The White House on Monday threatened to veto Republican efforts to tie their fight against President Barack Obama's executive actions on immigration to funding for the Department of Homeland Security.
House Republicans are currently mulling a $39.7 billion deal to bankroll the department through Sept. 30, while including language that would effectively unravel the president's major efforts to address immigration issues in lieu of comprehensive reform from Congress.
And though it made clear that the Obama administration supported legislation to keep the department running, a statement issued Monday by the Office of Management and Budget said it "strongly opposes" language that would dismantle the looming measures, which would provide work permits and deportation relief to nearly 5 million undocumented immigrants.
“The president's immigration accountability executive actions strengthen our border security, ensure undocumented immigrants who are parents of U.S. citizens or lawful permanent residents pass background checks to obtain temporary relief from removal, and require everyone to play by the same rules,” the statement read.
"If presented to the president with objectionable restrictions, his senior advisers would recommend that he veto this bill," it continued.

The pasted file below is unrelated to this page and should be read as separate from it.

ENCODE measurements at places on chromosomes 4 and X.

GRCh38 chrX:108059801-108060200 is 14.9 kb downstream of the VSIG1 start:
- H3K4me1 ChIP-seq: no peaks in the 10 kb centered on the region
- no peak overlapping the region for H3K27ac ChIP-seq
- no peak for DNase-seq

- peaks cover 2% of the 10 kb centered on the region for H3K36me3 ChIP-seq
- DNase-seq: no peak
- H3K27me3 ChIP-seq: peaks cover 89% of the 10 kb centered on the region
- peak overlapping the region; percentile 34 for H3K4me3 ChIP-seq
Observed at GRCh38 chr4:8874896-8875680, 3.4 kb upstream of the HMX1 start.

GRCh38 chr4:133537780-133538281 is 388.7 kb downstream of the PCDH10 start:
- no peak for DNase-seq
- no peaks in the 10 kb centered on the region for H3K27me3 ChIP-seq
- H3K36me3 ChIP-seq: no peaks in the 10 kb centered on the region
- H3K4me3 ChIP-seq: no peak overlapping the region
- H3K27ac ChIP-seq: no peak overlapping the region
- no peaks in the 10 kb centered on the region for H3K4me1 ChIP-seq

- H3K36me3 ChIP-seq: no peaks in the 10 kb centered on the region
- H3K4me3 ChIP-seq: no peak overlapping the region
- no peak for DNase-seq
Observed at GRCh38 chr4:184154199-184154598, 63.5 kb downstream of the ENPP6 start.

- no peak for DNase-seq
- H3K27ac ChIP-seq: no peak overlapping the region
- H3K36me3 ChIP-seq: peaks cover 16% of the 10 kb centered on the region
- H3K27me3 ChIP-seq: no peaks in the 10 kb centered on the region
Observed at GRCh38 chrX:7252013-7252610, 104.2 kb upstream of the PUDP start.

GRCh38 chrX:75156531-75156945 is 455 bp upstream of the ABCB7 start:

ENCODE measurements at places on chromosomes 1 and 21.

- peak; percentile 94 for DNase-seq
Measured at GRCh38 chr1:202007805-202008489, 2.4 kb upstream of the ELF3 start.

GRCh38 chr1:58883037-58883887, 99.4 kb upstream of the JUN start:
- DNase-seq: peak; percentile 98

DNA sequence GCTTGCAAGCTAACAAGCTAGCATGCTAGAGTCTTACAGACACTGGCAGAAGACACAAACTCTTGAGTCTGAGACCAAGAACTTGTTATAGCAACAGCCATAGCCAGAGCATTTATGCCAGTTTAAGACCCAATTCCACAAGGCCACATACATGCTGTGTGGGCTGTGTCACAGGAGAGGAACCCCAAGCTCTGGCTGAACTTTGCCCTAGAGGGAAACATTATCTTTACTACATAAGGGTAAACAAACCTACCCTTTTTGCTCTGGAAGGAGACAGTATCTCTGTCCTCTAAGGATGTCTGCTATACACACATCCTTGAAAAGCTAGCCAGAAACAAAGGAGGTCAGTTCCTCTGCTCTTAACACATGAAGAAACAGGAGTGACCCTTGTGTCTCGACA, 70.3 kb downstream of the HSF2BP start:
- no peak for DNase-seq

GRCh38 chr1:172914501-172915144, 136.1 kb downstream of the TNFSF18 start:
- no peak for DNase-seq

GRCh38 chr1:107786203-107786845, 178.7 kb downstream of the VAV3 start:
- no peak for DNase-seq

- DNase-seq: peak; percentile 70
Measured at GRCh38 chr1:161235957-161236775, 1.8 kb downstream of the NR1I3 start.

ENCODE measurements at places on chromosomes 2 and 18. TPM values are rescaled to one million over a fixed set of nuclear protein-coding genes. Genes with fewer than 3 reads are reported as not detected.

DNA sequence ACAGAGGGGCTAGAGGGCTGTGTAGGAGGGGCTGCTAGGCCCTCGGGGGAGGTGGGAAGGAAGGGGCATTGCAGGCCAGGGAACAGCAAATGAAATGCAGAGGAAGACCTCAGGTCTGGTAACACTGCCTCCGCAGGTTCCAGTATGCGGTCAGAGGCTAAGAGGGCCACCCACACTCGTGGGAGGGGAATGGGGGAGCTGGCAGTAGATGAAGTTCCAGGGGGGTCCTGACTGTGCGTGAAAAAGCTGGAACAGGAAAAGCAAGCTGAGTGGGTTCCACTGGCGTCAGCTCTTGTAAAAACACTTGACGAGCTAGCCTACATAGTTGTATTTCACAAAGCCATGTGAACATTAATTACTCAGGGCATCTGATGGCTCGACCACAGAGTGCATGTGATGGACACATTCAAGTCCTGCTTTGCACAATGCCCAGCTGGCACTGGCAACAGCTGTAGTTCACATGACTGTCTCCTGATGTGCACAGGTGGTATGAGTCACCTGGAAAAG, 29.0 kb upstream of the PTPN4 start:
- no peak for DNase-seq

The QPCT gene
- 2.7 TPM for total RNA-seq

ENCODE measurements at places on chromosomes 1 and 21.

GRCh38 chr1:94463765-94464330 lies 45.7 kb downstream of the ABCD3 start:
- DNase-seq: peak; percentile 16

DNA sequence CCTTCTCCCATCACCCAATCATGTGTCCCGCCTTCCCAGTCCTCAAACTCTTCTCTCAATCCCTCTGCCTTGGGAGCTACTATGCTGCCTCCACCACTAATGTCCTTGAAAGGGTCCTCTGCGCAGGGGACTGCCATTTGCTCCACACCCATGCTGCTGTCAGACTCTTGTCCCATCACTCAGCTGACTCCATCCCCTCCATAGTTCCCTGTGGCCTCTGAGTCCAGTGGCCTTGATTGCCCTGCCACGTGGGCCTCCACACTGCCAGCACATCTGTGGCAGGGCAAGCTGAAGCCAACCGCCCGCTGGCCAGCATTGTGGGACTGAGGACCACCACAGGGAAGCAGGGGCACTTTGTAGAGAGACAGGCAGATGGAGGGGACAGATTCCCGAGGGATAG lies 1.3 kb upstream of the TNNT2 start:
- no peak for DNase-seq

The Department of Homeland Security could be forced to shut down if a deal is not reached by Feb. 27, which could ultimately affect a number of agencies tasked with protecting U.S. borders and maintaining national security. Earlier in the day, Homeland Security Secretary Jeh Johnson called on Congress to keep the department open in a plan that would be “unburdened by any restrictions on our ability to pursue executive actions to fix our broken immigration system.”
The Republican strategy so far has been to chip away at not just the unilateral action unveiled in November, but also at benefits from a 2012 program that provides temporary relief to undocumented immigrants brought to the U.S. as children, known as DREAMers.
House Republicans appear poised to pass the measure this week, including language to gut implementation of the president's executive actions. The legislation's prospects in the Senate, however, remain slim; it is unlikely that Republicans will reach the 60 votes needed to pass the bill.